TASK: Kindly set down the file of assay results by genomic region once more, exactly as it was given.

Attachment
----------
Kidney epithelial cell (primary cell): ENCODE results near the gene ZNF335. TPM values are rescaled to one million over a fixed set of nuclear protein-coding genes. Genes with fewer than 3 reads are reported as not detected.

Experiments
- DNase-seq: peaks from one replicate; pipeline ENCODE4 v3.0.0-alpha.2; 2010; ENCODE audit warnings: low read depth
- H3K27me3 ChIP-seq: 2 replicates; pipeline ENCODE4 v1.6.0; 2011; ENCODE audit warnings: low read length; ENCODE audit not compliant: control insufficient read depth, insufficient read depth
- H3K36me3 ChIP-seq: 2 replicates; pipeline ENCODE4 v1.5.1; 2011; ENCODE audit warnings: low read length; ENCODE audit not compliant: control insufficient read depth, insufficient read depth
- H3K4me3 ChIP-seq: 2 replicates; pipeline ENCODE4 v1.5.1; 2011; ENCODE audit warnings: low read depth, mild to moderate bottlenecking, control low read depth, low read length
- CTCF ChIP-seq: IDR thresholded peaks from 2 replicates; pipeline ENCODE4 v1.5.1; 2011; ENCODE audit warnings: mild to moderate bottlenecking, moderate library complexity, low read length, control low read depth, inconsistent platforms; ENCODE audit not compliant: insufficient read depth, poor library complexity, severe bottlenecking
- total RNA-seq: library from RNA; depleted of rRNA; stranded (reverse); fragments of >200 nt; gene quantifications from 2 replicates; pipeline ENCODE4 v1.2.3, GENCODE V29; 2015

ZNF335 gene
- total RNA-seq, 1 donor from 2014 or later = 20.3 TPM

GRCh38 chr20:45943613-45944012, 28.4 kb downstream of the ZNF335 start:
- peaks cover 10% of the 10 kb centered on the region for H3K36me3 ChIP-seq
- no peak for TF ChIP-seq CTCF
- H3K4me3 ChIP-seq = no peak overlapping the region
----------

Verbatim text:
Kidney epithelial cell (primary cell): ENCODE results near the gene ZNF335. TPM values are rescaled to one million over a fixed set of nuclear protein-coding genes. Genes with fewer than 3 reads are reported as not detected.

Experiments
- DNase-seq: peaks from one replicate; pipeline ENCODE4 v3.0.0-alpha.2; 2010; ENCODE audit warnings: low read depth
- H3K27me3 ChIP-seq: 2 replicates; pipeline ENCODE4 v1.6.0; 2011; ENCODE audit warnings: low read length; ENCODE audit not compliant: control insufficient read depth, insufficient read depth
- H3K36me3 ChIP-seq: 2 replicates; pipeline ENCODE4 v1.5.1; 2011; ENCODE audit warnings: low read length; ENCODE audit not compliant: control insufficient read depth, insufficient read depth
- H3K4me3 ChIP-seq: 2 replicates; pipeline ENCODE4 v1.5.1; 2011; ENCODE audit warnings: low read depth, mild to moderate bottlenecking, control low read depth, low read length
- CTCF ChIP-seq: IDR thresholded peaks from 2 replicates; pipeline ENCODE4 v1.5.1; 2011; ENCODE audit warnings: mild to moderate bottlenecking, moderate library complexity, low read length, control low read depth, inconsistent platforms; ENCODE audit not compliant: insufficient read depth, poor library complexity, severe bottlenecking
- total RNA-seq: library from RNA; depleted of rRNA; stranded (reverse); fragments of >200 nt; gene quantifications from 2 replicates; pipeline ENCODE4 v1.2.3, GENCODE V29; 2015

ZNF335 gene
- total RNA-seq, 1 donor from 2014 or later = 20.3 TPM

GRCh38 chr20:45943613-45944012, 28.4 kb downstream of the ZNF335 start:
- peaks cover 10% of the 10 kb centered on the region for H3K36me3 ChIP-seq
- no peak for TF ChIP-seq CTCF
- H3K4me3 ChIP-seq = no peak overlapping the region